FEEL is an action or state verb?

I know we can say either: How are you feeling today? I'm not feeling/I don't feel very well.

also: I saw a few times: I'm loving you instead of I love you.


FEEL can be either an action or a state verb.

I am feeling well today. (action - experiencing a particular feeling / emotion)
I feel our government is not doing enough for our country. (state - having an opinion)

I love you. (state - having a deep, tender feeling)
I am loving you. (action - embracing / caressing / etc...)
For simple exercises, as a substitute for "think" or "believe" use only the non-progresive form.
I feel we should go, I felt he was the best choice.

When you use the continuous form, you are emphasizing that it is very current, and probably temporary. I'm feeling sick - it's immediate, it's right now, it's going to end. I am feeling that = I am sensing = I am picking up on the idea that... it's time to go, you don't like my husband, your feelings are hurt, whatever.

The only way "I am feeling we should go home now" works is if something has changed, quite recently, and it has changed the atmosphere. For example, you are at the house of friends, but suddenly your host and hostess are arguing with each other in a way that makes you feel very uncomfortable. You may be feeling that it's time to go. It's not a belief, it's a feeling! This is pretty complicated for an English-learning situation, so use "feel" in your example.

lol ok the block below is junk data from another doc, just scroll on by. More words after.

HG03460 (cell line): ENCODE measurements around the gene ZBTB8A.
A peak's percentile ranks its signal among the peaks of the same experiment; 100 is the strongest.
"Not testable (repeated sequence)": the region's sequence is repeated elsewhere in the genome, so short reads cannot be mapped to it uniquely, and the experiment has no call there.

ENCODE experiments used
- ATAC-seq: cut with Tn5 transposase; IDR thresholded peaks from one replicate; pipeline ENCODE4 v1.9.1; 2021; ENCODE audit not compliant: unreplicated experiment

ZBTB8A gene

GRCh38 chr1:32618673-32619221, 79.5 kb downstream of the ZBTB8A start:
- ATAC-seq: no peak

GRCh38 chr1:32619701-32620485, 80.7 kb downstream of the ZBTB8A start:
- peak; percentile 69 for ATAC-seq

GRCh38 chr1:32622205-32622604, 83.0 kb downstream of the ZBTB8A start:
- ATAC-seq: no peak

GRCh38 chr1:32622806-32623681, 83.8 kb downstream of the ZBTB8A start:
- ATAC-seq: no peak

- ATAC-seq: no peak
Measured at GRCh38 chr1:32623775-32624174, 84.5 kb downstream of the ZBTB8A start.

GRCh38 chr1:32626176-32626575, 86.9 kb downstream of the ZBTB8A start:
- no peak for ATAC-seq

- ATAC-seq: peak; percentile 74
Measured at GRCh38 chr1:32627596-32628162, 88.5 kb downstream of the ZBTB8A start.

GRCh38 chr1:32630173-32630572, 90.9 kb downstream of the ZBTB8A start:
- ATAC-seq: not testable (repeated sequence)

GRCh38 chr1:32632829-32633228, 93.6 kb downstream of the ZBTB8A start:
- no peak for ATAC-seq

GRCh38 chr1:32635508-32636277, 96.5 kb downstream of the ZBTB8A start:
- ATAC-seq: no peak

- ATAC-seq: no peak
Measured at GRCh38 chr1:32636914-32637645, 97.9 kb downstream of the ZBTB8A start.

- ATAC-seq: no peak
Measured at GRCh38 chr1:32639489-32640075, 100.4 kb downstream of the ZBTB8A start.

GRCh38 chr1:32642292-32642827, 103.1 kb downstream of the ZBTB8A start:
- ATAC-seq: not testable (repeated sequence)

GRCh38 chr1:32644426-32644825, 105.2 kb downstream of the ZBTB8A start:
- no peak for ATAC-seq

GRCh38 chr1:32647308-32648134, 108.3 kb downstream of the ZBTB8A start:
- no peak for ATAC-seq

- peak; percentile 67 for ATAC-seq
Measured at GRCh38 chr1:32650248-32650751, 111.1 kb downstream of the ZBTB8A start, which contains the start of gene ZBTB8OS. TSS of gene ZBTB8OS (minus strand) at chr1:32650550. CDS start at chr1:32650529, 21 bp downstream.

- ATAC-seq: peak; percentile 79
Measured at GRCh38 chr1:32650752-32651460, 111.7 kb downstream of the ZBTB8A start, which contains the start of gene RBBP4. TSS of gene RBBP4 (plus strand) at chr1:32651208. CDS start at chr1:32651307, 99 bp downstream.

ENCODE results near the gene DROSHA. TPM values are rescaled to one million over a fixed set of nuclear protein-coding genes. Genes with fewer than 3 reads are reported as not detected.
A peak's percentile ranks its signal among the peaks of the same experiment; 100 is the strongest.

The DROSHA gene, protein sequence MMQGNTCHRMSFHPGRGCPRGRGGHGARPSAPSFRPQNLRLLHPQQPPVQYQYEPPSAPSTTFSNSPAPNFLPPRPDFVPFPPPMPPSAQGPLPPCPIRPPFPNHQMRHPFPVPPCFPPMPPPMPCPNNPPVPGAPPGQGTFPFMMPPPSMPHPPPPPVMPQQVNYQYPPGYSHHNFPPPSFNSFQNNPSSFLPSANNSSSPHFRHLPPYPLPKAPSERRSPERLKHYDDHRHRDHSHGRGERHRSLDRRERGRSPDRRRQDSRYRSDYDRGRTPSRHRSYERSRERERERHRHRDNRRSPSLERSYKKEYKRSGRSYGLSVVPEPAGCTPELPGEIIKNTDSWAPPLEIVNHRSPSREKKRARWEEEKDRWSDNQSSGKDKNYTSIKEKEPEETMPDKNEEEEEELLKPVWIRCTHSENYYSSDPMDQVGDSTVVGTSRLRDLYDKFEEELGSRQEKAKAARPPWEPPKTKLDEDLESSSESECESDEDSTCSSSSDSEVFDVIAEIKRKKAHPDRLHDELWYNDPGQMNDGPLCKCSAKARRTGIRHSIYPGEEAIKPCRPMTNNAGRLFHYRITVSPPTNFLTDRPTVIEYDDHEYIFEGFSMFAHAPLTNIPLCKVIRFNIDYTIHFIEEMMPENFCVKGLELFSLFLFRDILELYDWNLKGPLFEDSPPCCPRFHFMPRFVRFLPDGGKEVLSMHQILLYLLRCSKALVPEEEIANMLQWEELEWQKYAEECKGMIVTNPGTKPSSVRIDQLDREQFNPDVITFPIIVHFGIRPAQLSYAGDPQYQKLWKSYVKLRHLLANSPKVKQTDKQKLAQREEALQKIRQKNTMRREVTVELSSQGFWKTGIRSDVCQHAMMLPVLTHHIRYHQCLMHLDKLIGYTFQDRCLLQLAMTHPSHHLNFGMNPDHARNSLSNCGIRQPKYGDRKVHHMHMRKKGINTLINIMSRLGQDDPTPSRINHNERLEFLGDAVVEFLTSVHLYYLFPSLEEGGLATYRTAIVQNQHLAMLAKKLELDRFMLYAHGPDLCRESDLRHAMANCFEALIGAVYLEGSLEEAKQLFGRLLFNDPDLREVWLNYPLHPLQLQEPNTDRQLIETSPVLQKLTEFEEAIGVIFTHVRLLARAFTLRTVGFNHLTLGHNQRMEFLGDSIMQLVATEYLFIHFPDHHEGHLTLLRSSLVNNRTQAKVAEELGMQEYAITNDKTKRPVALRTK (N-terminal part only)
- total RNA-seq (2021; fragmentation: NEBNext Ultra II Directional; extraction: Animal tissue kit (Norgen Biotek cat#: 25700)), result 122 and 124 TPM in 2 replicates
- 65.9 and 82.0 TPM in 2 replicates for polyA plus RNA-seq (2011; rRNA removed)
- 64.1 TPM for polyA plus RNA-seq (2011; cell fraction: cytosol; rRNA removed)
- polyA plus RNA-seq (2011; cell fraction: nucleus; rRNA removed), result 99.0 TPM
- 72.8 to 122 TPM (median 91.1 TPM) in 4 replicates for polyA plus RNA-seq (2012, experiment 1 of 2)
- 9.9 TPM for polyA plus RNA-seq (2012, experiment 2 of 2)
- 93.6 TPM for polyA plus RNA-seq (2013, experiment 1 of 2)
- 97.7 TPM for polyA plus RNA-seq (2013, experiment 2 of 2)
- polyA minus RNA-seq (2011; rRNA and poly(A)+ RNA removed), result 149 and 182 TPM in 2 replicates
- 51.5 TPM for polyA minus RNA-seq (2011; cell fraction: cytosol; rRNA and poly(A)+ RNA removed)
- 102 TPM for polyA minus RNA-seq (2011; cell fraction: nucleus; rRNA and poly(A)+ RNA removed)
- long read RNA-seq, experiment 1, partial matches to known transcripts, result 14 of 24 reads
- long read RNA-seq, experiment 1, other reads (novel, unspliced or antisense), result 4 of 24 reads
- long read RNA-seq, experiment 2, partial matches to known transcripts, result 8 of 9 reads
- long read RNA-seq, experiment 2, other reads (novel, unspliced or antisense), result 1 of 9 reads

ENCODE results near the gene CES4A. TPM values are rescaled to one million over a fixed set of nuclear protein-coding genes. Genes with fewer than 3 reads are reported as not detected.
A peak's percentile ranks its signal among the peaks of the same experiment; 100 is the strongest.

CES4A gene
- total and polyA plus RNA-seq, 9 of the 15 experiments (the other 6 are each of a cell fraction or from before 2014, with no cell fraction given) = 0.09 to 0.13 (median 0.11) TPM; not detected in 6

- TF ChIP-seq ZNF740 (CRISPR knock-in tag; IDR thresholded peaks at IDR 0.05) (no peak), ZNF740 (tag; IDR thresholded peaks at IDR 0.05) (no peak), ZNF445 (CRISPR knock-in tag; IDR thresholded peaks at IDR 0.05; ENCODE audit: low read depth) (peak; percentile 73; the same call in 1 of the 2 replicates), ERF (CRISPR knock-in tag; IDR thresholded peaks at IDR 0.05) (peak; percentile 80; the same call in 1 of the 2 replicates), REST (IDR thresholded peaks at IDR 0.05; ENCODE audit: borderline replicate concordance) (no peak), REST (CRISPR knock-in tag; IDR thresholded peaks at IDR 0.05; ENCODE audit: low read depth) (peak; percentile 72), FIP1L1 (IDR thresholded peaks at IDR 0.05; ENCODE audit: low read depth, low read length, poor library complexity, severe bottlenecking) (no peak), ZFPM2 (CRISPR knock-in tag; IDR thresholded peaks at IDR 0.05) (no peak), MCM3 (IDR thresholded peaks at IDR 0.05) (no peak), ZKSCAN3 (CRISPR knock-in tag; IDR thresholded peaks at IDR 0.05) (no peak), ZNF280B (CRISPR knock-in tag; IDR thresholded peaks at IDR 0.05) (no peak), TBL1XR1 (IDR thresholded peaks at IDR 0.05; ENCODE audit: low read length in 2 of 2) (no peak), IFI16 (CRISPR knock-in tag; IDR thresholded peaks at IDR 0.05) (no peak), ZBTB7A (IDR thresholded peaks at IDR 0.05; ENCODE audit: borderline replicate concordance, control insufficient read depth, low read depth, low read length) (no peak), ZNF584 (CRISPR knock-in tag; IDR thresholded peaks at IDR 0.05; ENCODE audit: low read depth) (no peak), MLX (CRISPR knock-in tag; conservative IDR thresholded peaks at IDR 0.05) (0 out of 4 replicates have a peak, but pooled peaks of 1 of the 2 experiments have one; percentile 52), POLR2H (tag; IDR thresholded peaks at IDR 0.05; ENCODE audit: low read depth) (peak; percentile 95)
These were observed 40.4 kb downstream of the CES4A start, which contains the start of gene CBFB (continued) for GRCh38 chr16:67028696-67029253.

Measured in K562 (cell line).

Students: We have free audio pronunciation exercises.

I was doing an exercise and the instructions were as follows: Choose the correct form of the verb depending on whether in this meaning it is an action or a state verb. If both the Present Continuous and the Present Simple tenses are possible, use the Present Continuous tense.

There were such two sentences:

a) I am feeling we should go home now.
b) I feel we should go home now.

And according to the answer key only answer b is correct. If the word "feel" is both an action and a state verb then the answer a should be correct. Is that right?

 BarbaraPA's reply was promoted to an answer.
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Thank you for your clarifications!

So why do we say "that feels good" instead of "that's feeling good?"